Review of the Card Counter Movie

May 22, 2023 0 Comments

At the center of Paul Schrader’s The Card Counter is Wilhelm Tell, a man who is finally free after years in cage. His mind is that of a nomad who taught himself to count cards and cheat the gambling system. That’s how he survives. With a few suitcases and depending on the comfort of the motel rooms. Every evening or every day she covers every piece of furniture with fabric and sits down to write in a diary… sleep. Whatever it takes to calm him down. Because Tell has nothing traditional. Not even how he behaves when it’s time to rest. It’s a secret, and that’s okay. Schrader’s universe is full of them.

When Tell is emotionally forced to land on this social plane, he meets a young man with a troubled past and a thirst for revenge. Tell opens and then we find out what’s behind the puzzle that Schrader put together for us. Again, nothing traditional. Even more so, how the director conveys a narrative sense in the current cinema. You know that sometimes it’s just magnetic forces when you’re in the clutches of Schrader and as pleasant as his world is. Tell’s story attracts you and never lets you go.

But it’s all in Schrader’s narrative style. As usual, the card counter does not follow the regular structure for action or characterization. However, there is an emotional attraction that only grows with time. The characters are good, in their own way. You will do good in this world, but considering what code? The morality-based short story The Card Counter was written and directed by the experienced Schrader, the director with a dysfunctional social media troupe, who will talk to you directly if necessary. He has no restrictions when dealing with the world of his true role in the lazy Moderna’s society, where values are twisted towards convenience, and yes, indignation tends to be selective and directed against everything that the media tells him.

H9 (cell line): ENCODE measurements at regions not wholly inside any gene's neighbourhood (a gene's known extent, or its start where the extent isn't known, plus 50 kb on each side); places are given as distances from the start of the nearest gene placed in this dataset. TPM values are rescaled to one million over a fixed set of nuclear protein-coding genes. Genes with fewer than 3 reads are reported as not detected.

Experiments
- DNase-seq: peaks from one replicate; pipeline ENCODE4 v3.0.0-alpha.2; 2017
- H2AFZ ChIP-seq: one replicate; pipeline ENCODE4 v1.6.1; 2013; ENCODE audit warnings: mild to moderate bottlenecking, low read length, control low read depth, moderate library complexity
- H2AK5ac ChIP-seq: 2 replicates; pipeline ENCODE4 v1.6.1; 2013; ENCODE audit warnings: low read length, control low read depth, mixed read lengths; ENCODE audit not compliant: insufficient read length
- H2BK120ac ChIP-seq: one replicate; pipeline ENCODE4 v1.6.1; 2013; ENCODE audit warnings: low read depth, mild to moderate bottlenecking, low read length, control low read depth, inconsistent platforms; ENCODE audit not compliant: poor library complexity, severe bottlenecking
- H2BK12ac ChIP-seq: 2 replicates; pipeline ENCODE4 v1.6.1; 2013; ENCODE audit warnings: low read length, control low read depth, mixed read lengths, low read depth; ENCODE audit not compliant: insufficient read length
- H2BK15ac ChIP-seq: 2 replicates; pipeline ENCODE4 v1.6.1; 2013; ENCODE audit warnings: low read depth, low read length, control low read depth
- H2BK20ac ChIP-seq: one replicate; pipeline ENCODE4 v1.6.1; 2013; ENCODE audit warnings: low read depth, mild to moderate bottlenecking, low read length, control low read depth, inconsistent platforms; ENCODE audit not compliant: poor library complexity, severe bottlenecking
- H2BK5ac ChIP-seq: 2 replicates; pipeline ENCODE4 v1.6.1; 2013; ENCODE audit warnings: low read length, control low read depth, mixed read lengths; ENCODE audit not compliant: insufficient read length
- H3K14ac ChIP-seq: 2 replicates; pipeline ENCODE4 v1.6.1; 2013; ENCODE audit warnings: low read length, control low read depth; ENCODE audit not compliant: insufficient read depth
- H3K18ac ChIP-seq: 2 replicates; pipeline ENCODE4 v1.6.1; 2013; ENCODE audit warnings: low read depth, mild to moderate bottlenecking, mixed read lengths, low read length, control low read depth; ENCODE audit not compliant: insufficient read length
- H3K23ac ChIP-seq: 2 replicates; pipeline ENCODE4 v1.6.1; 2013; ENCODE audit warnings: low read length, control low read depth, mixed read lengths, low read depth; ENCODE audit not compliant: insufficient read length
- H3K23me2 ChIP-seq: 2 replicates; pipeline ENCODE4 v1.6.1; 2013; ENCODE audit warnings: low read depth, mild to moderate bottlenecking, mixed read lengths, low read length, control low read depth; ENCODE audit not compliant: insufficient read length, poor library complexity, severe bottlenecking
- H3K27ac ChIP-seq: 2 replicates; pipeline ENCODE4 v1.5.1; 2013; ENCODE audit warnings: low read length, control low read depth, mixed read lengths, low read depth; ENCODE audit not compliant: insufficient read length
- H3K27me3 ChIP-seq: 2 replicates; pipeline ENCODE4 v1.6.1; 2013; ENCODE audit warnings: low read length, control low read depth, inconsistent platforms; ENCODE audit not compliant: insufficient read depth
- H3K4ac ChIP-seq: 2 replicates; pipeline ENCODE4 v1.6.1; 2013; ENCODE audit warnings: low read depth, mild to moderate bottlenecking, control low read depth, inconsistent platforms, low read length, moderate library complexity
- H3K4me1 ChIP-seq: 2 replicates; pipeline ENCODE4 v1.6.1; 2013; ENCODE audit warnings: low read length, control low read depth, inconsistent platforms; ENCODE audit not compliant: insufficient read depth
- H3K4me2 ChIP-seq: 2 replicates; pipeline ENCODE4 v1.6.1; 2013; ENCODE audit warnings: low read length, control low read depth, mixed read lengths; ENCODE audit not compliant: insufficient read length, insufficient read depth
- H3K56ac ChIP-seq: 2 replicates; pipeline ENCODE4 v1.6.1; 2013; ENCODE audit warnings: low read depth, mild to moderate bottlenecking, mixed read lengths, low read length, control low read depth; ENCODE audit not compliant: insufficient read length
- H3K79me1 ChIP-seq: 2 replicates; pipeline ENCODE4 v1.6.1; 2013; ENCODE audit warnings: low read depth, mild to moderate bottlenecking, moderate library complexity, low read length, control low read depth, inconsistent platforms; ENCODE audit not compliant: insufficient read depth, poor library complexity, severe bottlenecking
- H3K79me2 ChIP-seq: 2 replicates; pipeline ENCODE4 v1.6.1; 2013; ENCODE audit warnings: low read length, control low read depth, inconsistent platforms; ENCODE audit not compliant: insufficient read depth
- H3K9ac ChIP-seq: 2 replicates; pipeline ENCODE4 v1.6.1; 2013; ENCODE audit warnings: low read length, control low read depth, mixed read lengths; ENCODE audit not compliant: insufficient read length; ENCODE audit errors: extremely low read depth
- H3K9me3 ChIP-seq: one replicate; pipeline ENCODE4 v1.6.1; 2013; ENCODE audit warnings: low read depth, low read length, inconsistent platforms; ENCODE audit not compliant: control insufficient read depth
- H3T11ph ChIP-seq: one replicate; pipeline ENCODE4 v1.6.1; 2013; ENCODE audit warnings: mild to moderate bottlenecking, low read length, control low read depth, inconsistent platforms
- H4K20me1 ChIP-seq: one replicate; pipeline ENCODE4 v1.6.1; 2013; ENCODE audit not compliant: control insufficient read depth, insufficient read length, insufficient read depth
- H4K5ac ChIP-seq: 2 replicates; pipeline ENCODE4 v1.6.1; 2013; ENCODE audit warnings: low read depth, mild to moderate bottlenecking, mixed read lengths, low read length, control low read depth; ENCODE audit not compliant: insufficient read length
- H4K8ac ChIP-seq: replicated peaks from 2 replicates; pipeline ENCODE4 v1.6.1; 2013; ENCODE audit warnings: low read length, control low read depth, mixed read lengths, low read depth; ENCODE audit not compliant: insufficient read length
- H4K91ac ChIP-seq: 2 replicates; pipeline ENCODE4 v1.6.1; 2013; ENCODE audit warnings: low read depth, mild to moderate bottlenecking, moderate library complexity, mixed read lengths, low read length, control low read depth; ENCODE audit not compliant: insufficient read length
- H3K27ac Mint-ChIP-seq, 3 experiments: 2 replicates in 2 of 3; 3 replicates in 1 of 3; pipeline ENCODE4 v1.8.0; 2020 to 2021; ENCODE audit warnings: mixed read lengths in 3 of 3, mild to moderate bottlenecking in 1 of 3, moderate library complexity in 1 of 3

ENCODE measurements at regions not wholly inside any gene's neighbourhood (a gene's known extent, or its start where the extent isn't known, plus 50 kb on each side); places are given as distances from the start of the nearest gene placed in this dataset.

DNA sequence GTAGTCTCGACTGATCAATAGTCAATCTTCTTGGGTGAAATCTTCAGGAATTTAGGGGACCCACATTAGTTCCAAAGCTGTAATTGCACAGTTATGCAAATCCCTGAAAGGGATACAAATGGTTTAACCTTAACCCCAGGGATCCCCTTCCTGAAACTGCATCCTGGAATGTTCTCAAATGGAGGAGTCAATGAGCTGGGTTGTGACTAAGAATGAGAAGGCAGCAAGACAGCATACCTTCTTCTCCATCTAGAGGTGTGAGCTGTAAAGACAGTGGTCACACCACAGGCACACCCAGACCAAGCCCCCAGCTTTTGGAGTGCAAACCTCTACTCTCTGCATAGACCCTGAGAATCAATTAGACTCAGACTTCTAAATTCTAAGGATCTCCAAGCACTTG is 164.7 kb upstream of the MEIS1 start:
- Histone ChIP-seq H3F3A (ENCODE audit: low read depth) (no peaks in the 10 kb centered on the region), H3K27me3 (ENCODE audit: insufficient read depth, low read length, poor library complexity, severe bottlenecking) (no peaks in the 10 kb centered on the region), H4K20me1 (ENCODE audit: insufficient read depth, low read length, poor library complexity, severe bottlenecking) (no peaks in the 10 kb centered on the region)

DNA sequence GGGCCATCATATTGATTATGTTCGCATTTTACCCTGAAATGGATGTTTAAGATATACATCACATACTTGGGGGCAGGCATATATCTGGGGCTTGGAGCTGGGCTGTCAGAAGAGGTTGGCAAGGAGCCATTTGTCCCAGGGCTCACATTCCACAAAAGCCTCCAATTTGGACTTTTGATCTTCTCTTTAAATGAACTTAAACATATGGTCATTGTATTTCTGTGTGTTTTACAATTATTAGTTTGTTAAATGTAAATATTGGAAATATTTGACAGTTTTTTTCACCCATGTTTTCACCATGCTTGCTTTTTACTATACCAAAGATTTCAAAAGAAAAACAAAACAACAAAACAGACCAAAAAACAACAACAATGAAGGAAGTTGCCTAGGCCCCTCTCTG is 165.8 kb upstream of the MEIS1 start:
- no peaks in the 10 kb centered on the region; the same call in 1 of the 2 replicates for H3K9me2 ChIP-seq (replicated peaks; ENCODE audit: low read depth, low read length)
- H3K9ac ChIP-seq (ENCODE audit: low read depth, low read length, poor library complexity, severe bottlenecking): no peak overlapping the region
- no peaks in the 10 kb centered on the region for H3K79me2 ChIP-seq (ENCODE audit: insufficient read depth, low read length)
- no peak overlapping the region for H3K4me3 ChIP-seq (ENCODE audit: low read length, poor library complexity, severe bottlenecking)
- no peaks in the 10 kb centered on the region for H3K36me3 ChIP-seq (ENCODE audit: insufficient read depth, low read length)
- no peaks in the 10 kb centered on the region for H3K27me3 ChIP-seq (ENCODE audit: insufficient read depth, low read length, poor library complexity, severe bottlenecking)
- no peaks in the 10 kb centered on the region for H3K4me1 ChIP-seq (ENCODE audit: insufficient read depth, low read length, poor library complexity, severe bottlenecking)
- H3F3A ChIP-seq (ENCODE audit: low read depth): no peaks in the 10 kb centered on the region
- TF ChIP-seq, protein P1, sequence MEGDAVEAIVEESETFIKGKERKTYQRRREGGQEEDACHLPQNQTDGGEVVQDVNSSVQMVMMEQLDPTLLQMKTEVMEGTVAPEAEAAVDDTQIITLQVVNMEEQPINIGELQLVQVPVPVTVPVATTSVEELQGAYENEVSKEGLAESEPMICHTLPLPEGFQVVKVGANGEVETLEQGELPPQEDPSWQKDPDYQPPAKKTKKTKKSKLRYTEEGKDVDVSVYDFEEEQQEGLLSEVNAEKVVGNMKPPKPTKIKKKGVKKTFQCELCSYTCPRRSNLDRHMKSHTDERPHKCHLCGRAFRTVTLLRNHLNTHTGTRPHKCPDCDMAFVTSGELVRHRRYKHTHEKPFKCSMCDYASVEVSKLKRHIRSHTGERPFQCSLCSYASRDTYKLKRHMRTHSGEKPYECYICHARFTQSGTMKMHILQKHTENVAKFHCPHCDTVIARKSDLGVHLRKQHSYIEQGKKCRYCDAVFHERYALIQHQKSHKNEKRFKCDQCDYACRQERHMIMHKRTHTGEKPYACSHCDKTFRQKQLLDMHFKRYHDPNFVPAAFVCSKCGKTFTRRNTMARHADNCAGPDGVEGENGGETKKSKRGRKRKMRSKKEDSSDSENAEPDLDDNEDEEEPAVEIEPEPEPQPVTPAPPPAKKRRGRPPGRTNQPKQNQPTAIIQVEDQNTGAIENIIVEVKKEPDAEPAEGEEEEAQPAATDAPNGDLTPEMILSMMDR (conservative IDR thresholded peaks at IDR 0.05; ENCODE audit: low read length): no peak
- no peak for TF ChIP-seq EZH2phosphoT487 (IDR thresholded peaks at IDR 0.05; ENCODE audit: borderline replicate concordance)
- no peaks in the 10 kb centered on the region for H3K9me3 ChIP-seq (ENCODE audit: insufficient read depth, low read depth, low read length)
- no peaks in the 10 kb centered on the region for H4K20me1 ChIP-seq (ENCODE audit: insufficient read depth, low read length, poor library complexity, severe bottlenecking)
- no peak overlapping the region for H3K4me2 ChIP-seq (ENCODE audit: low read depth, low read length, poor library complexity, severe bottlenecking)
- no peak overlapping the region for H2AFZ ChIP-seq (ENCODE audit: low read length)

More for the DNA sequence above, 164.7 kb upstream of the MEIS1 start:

In the card counter, the player decides to help the young man while studying the possible success as a poker player and lover. He decides that he will do everything in his power to tip the scales in his favor. If he wins, he will help the child to return to normal and forget about the reality for which Tell is partly responsible. At least that’s how he feels. A final decision in the third act puts the film on Schrader’s path to subjugating humanity to its darkest element. Tell is successful, we believe. But was it really necessary?

This is not a convincing film. His emotional appearance follows the style and rules of Schrader. If you are familiar with his career, you may already decide if this is your kind of movie. Oscar Isaac, Tye Sheridan and Tiffany Haddish are exceptional when it comes to staging the complex plot

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